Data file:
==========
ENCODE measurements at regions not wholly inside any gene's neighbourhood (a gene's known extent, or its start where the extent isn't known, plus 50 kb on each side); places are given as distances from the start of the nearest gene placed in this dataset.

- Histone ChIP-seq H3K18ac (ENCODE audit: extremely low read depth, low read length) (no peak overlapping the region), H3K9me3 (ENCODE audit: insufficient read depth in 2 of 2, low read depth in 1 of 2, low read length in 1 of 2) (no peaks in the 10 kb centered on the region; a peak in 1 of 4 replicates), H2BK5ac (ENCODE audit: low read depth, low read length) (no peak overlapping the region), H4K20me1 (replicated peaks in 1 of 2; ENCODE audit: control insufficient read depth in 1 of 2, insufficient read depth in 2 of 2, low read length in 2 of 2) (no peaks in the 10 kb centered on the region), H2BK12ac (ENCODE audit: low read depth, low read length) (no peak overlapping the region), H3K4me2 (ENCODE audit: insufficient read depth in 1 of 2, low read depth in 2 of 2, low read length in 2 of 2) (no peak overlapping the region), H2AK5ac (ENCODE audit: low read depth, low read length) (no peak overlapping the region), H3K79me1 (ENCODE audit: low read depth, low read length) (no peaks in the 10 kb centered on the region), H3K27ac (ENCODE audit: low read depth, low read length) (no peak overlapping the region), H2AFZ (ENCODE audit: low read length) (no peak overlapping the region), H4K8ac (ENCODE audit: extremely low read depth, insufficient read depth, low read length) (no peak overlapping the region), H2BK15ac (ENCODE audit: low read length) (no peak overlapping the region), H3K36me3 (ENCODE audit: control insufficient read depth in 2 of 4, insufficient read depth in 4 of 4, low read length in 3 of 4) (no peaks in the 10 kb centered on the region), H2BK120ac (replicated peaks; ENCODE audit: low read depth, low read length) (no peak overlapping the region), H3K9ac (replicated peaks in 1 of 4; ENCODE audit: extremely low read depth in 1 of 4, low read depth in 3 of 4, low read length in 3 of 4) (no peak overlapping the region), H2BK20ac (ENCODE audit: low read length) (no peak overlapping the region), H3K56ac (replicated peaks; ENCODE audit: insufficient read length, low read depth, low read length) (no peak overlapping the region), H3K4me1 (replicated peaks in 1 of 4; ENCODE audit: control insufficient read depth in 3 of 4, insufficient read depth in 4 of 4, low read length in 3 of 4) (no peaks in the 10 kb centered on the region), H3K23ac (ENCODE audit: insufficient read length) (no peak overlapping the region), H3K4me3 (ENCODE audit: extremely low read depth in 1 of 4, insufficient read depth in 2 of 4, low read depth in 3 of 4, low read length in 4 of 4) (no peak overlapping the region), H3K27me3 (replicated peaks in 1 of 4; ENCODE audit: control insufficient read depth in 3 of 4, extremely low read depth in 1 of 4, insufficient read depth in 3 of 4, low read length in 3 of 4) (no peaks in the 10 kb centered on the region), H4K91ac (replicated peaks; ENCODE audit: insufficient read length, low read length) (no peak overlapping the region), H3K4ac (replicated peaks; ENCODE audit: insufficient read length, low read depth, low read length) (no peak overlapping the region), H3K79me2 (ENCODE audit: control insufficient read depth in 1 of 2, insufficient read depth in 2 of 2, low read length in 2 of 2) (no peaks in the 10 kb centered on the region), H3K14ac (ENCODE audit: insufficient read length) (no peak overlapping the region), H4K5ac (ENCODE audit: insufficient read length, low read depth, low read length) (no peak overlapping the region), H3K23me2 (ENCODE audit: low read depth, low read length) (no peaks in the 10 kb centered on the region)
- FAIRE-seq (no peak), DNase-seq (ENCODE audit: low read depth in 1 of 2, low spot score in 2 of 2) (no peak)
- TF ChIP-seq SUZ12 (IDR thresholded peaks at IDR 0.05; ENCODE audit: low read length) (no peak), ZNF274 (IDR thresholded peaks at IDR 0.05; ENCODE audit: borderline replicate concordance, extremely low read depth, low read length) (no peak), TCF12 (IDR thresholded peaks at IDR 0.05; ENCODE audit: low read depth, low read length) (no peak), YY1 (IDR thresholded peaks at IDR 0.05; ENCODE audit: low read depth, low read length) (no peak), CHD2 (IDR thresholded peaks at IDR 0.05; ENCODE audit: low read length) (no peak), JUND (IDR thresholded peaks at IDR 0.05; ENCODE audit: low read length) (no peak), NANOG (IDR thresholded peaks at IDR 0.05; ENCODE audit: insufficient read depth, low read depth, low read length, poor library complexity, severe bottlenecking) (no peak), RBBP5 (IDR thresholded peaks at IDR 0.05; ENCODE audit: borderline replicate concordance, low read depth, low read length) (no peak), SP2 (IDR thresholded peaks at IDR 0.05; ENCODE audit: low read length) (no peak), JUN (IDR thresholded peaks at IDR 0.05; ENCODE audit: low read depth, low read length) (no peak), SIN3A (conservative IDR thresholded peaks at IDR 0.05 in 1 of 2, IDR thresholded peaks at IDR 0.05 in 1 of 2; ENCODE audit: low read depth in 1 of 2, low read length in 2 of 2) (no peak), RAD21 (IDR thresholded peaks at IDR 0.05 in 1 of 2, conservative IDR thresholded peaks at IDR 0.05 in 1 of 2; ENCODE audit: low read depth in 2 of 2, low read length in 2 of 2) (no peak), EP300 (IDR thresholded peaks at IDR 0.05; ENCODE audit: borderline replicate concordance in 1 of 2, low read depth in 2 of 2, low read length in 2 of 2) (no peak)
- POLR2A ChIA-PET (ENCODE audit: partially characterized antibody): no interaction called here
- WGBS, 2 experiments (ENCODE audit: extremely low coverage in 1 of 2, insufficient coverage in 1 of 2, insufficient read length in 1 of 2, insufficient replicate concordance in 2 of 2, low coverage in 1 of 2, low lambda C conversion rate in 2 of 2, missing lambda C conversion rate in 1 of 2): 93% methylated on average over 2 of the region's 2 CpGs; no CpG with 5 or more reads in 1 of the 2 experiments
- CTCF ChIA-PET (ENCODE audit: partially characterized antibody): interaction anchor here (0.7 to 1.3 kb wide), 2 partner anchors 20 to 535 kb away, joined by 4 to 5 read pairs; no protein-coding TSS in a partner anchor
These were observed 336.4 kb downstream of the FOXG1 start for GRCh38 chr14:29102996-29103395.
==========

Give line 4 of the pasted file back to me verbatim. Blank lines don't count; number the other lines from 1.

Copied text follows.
- TF ChIP-seq SUZ12 (IDR thresholded peaks at IDR 0.05; ENCODE audit: low read length) (no peak), ZNF274 (IDR thresholded peaks at IDR 0.05; ENCODE audit: borderline replicate concordance, extremely low read depth, low read length) (no peak), TCF12 (IDR thresholded peaks at IDR 0.05; ENCODE audit: low read depth, low read length) (no peak), YY1 (IDR thresholded peaks at IDR 0.05; ENCODE audit: low read depth, low read length) (no peak), CHD2 (IDR thresholded peaks at IDR 0.05; ENCODE audit: low read length) (no peak), JUND (IDR thresholded peaks at IDR 0.05; ENCODE audit: low read length) (no peak), NANOG (IDR thresholded peaks at IDR 0.05; ENCODE audit: insufficient read depth, low read depth, low read length, poor library complexity, severe bottlenecking) (no peak), RBBP5 (IDR thresholded peaks at IDR 0.05; ENCODE audit: borderline replicate concordance, low read depth, low read length) (no peak), SP2 (IDR thresholded peaks at IDR 0.05; ENCODE audit: low read length) (no peak), JUN (IDR thresholded peaks at IDR 0.05; ENCODE audit: low read depth, low read length) (no peak), SIN3A (conservative IDR thresholded peaks at IDR 0.05 in 1 of 2, IDR thresholded peaks at IDR 0.05 in 1 of 2; ENCODE audit: low read depth in 1 of 2, low read length in 2 of 2) (no peak), RAD21 (IDR thresholded peaks at IDR 0.05 in 1 of 2, conservative IDR thresholded peaks at IDR 0.05 in 1 of 2; ENCODE audit: low read depth in 2 of 2, low read length in 2 of 2) (no peak), EP300 (IDR thresholded peaks at IDR 0.05; ENCODE audit: borderline replicate concordance in 1 of 2, low read depth in 2 of 2, low read length in 2 of 2) (no peak)